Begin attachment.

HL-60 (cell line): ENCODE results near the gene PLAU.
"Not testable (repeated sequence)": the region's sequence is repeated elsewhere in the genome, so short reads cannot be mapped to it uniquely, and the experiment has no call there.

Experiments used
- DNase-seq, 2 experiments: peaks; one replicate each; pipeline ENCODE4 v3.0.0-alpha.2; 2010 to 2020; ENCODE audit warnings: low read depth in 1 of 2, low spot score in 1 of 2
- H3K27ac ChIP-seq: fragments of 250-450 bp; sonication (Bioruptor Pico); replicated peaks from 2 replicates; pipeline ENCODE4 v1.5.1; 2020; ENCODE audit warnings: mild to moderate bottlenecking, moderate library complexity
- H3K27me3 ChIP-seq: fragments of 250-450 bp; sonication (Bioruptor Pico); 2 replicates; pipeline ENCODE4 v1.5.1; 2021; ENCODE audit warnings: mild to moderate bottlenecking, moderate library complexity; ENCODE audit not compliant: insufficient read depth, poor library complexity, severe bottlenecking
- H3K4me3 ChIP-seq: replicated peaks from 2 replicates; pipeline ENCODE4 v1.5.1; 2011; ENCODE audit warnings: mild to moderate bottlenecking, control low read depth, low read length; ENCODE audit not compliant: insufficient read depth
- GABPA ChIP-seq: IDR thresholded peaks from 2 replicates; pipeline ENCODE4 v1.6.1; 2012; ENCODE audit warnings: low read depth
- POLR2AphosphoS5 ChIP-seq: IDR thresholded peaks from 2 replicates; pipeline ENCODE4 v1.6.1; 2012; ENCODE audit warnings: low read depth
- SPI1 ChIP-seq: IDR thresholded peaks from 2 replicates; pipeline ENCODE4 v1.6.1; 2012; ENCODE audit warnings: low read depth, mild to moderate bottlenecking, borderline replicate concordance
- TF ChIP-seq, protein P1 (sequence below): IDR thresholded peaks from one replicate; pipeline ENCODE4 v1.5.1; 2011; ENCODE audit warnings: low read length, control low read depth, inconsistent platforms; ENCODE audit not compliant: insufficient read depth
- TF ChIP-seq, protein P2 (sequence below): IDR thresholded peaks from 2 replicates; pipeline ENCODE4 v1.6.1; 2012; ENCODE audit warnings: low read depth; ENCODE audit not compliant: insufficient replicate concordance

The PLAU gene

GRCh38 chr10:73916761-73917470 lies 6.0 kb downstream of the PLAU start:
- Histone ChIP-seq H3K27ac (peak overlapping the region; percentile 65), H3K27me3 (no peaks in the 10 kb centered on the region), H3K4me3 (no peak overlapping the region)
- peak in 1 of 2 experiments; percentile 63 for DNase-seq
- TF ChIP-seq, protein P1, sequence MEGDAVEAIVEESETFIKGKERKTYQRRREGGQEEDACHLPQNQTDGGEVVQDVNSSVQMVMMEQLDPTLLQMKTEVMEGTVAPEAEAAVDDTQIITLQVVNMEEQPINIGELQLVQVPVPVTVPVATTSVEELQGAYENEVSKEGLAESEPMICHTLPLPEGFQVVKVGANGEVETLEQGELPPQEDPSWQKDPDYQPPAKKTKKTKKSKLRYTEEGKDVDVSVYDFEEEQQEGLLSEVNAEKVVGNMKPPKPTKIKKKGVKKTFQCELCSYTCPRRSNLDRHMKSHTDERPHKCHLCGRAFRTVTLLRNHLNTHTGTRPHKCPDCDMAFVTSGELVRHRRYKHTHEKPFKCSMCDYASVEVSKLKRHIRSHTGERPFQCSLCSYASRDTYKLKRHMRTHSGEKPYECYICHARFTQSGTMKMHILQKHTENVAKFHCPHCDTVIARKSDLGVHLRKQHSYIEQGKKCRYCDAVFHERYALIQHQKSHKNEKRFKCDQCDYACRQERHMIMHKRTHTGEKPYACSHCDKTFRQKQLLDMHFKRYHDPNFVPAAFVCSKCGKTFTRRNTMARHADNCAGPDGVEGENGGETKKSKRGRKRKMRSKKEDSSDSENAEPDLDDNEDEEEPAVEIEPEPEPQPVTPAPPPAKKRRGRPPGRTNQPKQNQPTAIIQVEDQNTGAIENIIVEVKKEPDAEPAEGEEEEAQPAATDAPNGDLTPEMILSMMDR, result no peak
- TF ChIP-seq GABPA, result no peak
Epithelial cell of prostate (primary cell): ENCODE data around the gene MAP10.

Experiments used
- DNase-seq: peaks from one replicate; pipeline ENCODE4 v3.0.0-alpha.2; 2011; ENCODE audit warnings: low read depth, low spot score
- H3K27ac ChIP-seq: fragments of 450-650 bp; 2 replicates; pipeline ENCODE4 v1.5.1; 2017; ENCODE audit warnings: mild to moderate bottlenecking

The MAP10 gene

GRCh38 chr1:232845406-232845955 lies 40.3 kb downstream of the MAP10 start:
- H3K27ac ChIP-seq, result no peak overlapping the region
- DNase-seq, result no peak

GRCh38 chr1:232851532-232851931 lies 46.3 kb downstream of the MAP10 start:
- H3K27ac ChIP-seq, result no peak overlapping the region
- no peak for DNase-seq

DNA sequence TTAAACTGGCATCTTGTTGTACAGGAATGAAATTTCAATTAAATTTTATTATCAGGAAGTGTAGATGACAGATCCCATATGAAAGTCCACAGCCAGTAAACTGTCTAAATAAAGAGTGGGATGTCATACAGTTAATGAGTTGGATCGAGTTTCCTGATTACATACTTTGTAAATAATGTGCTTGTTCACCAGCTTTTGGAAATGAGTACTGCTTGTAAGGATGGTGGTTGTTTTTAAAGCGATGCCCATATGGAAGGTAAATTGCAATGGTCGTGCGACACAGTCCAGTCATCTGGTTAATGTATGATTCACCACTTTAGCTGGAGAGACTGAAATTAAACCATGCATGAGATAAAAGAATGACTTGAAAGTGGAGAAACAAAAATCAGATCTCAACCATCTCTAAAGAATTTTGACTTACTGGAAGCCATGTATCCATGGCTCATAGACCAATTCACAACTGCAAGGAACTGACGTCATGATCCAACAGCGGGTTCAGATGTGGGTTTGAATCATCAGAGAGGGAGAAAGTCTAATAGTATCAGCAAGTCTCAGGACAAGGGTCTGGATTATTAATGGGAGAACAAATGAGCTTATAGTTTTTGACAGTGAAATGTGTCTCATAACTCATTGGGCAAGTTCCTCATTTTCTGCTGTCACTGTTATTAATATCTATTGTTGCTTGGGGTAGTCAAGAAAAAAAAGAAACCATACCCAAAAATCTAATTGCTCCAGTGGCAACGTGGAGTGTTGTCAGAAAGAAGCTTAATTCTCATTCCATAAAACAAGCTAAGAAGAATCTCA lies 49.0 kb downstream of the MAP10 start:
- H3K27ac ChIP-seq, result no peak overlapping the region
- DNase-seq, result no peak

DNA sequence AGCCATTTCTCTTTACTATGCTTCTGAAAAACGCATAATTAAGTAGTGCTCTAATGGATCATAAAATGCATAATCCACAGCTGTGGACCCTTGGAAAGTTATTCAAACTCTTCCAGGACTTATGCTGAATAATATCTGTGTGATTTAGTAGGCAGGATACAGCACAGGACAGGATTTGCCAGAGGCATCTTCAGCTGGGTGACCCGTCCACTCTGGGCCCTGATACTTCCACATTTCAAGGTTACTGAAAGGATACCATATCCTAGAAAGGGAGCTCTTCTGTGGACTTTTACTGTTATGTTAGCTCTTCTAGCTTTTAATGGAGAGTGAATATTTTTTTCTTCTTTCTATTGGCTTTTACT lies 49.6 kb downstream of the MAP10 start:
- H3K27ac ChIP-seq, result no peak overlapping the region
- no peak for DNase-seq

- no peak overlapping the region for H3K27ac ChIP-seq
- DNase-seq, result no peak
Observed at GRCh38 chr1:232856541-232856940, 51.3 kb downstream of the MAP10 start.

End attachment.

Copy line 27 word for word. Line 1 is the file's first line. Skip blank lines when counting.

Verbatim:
GRCh38 chr1:232851532-232851931 lies 46.3 kb downstream of the MAP10 start: